Despite the many American players who have gone to Japan and done exceedingly well—such as 1985 triple crown winner Randy Bass—there are no gaijin in this Hall. There is, though, a plaque for Victor Starfin, a Russian pitcher for the Giants who came to Japan as a child just after World War I, after fleeing the Bolsheviks, and one for Tadashi Wakabayashi, a Hawaii-born pitcher who played for a number of Japanese teams and was known as Mr. Seven Colored Breaking Balls for his vast repertoire of curves.
One of the nicest features of the Hall is its 29,000-volume library. A considerable number of the books and periodicals are in English, making the facility a trove for Western travelers. Included are such treats as first editions of Albert G. Spalding's Baseball 1911, Henry Chadwick's The Sports and Pastimes of American Boys, published in 1884, and Charles Peverelly's Book Of American Pastimes, dated 1868. Those who can't read Japanese are encouraged to thumb through the collection of old Japanese newspapers; the photographs are often magnificent.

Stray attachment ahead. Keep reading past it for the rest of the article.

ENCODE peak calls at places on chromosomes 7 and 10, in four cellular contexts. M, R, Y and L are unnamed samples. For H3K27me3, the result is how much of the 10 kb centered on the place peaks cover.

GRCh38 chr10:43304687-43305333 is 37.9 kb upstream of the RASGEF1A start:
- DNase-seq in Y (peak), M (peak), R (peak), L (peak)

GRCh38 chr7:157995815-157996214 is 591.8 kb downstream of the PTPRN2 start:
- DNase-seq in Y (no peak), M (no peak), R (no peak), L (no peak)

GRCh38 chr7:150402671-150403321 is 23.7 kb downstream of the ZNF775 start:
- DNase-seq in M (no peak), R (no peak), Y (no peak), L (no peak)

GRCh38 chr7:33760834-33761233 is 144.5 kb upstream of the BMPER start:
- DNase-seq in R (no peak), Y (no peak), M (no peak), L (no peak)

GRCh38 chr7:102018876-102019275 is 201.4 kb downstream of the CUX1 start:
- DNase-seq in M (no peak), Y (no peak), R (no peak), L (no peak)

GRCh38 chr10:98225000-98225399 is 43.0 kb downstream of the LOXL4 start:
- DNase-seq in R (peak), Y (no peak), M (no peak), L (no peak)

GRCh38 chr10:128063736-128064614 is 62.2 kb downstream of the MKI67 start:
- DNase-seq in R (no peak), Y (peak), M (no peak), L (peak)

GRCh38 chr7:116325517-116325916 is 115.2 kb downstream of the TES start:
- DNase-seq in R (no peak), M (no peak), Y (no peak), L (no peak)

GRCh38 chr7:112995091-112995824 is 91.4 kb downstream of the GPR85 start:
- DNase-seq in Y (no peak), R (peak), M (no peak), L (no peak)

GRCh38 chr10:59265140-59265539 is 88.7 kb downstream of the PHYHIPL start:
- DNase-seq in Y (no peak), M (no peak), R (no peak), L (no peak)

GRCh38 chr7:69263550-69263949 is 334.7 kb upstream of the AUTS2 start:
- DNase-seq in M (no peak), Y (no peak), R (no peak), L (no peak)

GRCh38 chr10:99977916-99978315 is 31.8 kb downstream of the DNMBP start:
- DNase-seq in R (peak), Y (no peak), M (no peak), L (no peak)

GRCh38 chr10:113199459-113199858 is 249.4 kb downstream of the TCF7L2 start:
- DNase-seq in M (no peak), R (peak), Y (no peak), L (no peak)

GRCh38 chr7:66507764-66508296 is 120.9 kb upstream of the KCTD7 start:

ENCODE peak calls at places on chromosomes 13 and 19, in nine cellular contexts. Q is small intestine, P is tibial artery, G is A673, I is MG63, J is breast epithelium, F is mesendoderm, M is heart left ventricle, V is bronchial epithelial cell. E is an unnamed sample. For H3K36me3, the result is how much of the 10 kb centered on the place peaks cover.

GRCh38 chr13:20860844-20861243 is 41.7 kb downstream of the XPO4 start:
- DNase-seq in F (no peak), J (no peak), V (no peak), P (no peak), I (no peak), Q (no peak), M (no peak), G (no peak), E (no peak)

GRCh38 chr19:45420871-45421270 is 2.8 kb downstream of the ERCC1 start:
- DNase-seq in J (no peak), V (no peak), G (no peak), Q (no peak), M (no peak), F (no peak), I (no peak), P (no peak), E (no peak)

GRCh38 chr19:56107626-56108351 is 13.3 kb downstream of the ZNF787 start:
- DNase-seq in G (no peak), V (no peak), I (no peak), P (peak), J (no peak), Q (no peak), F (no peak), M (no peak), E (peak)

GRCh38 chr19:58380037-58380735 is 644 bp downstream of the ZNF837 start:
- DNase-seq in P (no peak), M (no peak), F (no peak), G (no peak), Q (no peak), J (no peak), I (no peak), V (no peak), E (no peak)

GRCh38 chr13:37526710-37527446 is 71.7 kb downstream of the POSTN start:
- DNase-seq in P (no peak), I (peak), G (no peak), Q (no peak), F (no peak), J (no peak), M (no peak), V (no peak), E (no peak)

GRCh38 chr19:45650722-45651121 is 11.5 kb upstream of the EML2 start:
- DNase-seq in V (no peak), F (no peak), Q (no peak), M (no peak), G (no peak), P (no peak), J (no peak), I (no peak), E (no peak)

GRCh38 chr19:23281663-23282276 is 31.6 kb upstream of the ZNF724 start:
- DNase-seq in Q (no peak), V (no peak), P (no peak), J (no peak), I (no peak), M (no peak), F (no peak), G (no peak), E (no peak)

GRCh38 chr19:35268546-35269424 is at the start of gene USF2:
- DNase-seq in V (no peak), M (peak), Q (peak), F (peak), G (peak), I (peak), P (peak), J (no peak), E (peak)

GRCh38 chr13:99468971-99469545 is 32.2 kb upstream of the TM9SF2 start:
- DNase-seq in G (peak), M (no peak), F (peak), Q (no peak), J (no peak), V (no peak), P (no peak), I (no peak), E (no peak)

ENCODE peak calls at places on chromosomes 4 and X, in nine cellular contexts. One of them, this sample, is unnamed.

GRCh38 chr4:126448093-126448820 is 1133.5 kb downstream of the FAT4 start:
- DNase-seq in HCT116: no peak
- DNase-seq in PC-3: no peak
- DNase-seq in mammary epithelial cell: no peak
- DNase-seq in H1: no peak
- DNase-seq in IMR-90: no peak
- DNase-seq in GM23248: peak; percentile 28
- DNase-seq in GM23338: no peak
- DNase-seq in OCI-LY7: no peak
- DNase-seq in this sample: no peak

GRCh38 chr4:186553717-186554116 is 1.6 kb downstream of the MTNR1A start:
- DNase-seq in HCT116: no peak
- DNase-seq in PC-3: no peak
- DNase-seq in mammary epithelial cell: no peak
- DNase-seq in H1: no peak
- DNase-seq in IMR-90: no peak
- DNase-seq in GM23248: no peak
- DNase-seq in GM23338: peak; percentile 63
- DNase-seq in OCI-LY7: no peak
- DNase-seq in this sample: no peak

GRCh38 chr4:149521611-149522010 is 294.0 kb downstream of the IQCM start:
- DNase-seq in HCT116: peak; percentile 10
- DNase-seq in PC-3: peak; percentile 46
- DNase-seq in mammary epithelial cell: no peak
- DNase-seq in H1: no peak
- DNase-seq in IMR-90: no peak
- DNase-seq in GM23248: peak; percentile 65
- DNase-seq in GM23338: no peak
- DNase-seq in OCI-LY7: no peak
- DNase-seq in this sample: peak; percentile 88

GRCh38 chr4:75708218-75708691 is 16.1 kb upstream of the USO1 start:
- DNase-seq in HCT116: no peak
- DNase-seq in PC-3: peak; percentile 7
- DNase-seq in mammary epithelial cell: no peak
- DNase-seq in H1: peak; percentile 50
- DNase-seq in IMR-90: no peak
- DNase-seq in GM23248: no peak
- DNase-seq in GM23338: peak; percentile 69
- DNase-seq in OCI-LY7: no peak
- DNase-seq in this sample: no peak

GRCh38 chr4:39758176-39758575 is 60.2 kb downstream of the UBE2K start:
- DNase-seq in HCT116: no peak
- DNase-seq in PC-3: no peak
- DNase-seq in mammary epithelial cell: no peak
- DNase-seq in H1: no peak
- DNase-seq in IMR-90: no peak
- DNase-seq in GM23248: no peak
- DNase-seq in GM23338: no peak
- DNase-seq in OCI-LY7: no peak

The Tokyo Dome, a ringer for the Minneapolis Metrodome and locally known as the Big Egg, is home to both the Nippon Ham Fighters and the Giants. If tickets are available, a ball game makes a terrific finale to a museum expedition. If the day's game is a sellout, there are myriad other diversions within a few hundred yards' walk, including a large amusement park, a movie theater, Humpty's Garden, which offers hot dogs and hamburgers to those who spurn sashimi, and the Tokyo Dome Baseball Cafe, where patrons can dine on American ballpark food—at Japanese prices—while taking in the game on television.
For those who come to the Far East looking for more than baseball, try the Edo Koishikawa garden, a few blocks west. It's pretty and there's no ballplaying allowed.